The Devil they Knew: Chemical Documents Analysis of Industry Influence on PFAS Science
By Nadia Gaber, Lisa Bero, and Tracey J. Woodruff
Annals of Global Health
June 1, 2023
Background: Per-and polyfluoroalkyl substances (PFAS) are a class of widely-used chemicals that persist in the environment and bioaccumulate in humans and animals, becoming an increasing cause for global concern. While PFAS have been commercially produced since the 1940s, their toxicity was not publicly established until the late 1990s. The objective of this paper is to evaluate industry documents on PFAS and compare them to the public health literature in order to understand this consequential delay.
Methods: We reviewed a collection of previously secret industry documents archived at the UCSF Chemical Industry Documents Library, examining whether and how strategies of corporate manipulation of science were used by manufacturers of PFAS. Using well-established methods of document analysis, we developed deductive codes to assess industry influence on the conduct and publication of research. We also conducted a literature review using standard search strategies to establish when scientific information on the health effects of PFAS became public.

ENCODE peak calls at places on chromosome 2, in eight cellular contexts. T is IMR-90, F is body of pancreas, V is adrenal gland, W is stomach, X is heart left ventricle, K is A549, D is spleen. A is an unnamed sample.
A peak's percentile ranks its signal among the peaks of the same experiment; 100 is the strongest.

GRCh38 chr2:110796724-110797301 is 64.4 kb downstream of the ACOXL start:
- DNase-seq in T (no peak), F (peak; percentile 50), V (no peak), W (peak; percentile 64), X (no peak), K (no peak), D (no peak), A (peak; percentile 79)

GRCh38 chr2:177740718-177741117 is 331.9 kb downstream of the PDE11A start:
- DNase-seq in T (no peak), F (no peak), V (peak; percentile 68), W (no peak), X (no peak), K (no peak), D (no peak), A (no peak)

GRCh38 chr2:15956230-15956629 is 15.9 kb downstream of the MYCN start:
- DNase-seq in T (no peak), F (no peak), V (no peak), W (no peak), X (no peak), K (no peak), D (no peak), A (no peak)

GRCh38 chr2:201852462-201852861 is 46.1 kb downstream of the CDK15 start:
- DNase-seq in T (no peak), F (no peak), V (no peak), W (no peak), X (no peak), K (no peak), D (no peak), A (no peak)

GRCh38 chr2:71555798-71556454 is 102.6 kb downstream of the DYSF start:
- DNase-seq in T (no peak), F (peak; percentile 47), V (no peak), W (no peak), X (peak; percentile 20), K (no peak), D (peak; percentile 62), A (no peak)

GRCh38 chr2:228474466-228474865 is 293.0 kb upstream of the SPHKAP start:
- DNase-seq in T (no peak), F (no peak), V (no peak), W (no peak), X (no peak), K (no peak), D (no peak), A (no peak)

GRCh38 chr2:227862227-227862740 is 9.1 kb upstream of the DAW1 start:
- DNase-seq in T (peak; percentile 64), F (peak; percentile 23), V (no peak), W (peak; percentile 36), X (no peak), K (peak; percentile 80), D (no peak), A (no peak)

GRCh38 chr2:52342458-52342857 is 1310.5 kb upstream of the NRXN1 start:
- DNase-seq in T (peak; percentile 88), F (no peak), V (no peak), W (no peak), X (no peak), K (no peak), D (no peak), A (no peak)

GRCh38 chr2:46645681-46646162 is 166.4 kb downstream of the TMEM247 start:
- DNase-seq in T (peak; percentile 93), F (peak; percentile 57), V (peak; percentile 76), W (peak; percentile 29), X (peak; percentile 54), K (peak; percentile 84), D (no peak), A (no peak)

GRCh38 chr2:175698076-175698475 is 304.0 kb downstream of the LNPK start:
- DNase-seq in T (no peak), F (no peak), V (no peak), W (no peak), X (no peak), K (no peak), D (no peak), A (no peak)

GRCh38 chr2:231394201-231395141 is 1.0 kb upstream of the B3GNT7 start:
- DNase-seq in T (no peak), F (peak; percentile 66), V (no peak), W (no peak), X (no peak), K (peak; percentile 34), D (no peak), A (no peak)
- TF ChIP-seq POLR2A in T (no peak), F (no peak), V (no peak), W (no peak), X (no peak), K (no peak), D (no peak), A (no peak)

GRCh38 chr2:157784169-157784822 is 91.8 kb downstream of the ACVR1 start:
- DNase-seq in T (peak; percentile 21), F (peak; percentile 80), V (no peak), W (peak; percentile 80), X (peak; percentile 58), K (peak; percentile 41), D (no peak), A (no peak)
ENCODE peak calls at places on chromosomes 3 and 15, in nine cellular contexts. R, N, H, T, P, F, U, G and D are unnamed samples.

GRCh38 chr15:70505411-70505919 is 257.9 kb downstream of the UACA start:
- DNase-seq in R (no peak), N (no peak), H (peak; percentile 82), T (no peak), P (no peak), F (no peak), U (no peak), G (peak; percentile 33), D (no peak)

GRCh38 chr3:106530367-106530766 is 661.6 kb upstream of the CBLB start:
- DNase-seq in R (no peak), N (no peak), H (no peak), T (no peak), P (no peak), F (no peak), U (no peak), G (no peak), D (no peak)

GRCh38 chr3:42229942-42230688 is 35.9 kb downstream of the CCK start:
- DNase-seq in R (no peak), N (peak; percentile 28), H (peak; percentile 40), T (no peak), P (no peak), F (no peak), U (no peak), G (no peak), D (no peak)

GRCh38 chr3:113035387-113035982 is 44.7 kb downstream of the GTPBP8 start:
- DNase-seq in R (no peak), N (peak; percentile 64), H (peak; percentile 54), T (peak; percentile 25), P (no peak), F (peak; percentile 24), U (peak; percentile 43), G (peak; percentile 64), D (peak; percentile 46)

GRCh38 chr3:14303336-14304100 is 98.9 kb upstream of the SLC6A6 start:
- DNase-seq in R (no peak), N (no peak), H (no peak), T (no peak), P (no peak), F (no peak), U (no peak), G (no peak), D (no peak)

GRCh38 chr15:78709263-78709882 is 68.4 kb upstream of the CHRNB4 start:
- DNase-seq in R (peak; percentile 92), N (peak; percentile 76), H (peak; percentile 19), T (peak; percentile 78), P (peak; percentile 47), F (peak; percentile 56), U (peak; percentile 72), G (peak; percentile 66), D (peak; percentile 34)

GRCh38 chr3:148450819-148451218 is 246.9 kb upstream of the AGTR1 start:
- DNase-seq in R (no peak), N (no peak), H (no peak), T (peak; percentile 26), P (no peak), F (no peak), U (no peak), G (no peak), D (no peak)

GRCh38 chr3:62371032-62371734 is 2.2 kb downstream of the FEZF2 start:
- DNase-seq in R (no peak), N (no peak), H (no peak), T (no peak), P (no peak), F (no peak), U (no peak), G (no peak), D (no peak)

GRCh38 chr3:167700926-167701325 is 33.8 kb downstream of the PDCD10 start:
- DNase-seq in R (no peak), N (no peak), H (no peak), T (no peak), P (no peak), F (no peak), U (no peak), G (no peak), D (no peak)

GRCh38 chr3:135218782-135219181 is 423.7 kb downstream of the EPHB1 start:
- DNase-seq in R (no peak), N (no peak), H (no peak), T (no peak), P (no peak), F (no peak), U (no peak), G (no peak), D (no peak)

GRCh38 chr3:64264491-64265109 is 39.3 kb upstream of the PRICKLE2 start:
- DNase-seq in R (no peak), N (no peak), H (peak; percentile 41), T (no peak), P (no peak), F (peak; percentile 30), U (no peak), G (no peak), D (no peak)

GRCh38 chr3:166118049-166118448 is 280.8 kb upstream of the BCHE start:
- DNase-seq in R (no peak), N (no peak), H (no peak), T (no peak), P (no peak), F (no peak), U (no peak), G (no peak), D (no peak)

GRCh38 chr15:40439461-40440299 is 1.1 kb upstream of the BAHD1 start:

Results: Our review of industry documents shows that companies knew PFAS was “highly toxic when inhaled and moderately toxic when ingested” by 1970, forty years before the public health community. Further, the industry used several strategies that have been shown common to tobacco, pharmaceutical and other industries to influence science and regulation – most notably, suppressing unfavorable research and distorting public discourse. We did not find evidence in this archive of funding favorable research or targeted dissemination of those results.
Conclusions: The lack of transparency in industry-driven research on industrial chemicals has significant legal, political and public health consequences. Industry strategies to suppress scientific research findings or early warnings about the hazards of industrial chemicals can be analyzed and exposed, in order to guide prevention.